Metro Vancouver mayors need to agree on new road, bridge and transit projects so taxpayers know what the price tag will be when they vote in a referendum, Transportation Minister Todd Stone said Thursday.
That referendum will be imposed by legislation the B.C. government will present in the spring session of the legislature, and will be held along with municipal elections in November, Stone told reporters.
The TransLink mayors’ council met Wednesday and rejected Stone’s proposal that they raise more money from property taxes to avoid the referendum that Premier Christy Clark promised in last year’s B.C. election campaign. That promise applies to any new “funding levers” so taxpayers have a say before they are imposed.
Stone said a referendum question can’t be developed until priorities for new projects are identified and a total cost is determined. But the communities haven’t agreed.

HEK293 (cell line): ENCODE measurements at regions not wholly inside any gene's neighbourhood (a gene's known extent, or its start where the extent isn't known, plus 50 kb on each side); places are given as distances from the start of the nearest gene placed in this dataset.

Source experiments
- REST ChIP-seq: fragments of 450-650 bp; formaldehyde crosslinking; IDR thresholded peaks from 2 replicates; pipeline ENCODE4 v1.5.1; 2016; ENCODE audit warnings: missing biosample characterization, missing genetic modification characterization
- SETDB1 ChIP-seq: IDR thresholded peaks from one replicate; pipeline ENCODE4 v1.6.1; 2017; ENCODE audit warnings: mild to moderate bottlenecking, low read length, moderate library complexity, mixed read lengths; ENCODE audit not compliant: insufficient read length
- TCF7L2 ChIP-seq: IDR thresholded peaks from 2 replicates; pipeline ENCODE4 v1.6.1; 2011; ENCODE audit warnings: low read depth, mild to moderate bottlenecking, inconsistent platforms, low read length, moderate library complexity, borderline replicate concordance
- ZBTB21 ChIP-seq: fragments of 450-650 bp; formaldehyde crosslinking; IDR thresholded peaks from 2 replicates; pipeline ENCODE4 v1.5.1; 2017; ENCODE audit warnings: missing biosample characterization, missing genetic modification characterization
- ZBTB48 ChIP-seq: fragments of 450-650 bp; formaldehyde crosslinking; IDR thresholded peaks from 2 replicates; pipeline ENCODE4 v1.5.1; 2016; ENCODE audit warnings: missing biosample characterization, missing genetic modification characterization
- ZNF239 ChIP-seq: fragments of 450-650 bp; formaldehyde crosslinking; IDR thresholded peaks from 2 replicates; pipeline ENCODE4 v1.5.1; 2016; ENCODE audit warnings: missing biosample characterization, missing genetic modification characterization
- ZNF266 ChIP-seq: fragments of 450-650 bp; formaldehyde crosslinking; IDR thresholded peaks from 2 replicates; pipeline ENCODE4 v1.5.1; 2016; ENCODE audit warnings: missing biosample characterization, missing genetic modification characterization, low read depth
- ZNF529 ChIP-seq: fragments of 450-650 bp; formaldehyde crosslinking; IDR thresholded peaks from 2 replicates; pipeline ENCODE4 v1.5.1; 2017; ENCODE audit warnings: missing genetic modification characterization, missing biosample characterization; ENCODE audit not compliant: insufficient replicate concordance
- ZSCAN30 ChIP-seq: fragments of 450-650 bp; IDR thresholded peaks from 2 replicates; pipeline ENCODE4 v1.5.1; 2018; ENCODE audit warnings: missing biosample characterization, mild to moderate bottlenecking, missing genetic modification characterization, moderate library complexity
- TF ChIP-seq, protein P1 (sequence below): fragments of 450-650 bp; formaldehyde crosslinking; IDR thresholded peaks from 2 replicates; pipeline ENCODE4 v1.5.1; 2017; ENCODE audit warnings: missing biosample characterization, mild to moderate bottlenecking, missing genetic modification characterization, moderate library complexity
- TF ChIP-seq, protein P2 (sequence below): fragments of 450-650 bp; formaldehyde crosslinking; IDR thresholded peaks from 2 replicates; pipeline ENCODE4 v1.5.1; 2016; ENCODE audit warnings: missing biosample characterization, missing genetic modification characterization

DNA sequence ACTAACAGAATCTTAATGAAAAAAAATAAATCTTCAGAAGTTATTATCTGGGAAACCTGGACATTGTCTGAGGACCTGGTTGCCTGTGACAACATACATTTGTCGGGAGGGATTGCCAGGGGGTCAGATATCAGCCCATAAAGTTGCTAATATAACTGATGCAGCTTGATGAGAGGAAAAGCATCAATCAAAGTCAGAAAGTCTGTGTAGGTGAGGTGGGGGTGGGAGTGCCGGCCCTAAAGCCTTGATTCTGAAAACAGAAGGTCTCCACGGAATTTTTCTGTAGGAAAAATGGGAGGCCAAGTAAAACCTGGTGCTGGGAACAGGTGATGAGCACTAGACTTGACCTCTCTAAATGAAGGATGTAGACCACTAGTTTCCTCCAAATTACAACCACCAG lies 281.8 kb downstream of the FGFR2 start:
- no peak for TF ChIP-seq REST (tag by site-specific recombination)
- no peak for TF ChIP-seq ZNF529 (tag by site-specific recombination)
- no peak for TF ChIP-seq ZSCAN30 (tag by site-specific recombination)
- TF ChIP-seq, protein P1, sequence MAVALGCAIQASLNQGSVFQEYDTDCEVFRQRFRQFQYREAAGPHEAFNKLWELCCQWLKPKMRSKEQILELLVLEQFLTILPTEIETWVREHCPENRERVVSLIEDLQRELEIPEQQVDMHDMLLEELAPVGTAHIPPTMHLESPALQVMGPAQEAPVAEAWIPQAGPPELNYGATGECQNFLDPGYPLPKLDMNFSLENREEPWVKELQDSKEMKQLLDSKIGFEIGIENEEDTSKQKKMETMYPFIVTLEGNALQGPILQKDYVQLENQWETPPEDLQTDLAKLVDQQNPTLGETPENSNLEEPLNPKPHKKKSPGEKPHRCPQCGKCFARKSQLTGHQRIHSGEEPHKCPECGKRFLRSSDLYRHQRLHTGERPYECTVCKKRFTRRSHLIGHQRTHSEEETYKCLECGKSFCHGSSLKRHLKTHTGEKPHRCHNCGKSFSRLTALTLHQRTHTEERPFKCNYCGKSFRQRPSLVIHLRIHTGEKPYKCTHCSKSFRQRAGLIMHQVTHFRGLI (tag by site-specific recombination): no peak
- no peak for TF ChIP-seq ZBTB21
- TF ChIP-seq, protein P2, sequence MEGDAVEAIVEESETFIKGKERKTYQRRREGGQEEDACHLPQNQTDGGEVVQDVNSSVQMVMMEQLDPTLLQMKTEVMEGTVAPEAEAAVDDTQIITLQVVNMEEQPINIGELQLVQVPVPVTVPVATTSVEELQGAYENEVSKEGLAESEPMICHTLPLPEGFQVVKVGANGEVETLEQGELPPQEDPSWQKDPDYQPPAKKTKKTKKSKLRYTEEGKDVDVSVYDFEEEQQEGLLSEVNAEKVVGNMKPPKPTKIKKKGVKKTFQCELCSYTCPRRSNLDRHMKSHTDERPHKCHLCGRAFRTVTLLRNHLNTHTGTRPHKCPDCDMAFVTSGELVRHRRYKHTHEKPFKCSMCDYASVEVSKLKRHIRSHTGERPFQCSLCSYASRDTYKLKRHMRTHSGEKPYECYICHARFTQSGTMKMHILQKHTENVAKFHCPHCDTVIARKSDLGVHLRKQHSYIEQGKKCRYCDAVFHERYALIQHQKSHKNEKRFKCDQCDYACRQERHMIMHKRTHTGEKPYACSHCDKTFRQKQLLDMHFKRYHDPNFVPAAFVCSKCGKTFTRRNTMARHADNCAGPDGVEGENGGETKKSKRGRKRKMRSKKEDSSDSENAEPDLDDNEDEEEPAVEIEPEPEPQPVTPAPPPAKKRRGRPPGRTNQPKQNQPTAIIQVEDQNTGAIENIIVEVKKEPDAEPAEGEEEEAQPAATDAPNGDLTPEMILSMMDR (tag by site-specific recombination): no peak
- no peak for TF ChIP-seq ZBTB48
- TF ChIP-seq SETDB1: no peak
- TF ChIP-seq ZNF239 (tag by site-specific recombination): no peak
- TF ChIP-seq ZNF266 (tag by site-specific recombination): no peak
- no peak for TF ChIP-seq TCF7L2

“When you talk to the mayor of Vancouver, for example, the priority is an extension of the Millennium Line down Broadway,” Stone said. “When you talk to the mayor of Surrey, the priority is [light rail transit] on up to three lines in Surrey. Depending on any other community you talk to in the region, the priorities range from improvements to roads, bridges or increased bus frequency and capacity.”
The mayors rejected the idea that they raise the TransLink tax on property, currently at $235 for the average Metro Vancouver home with increases capped at three per cent per year by provincial legislation.
They have proposed new funding sources including a vehicle levy, a small increase in regional sales tax and eventually some form of road pricing to replace the region’s patchwork of bridge tolls.
North Vancouver Mayor Richard Walton, chair of the TransLink mayors’ council, said he is expecting a letter from Stone this week to set out the province’s changes to the current governance model. Currently a professional board appointed by the province determines projects, a system imposed by former transportation minister Kevin Falcon.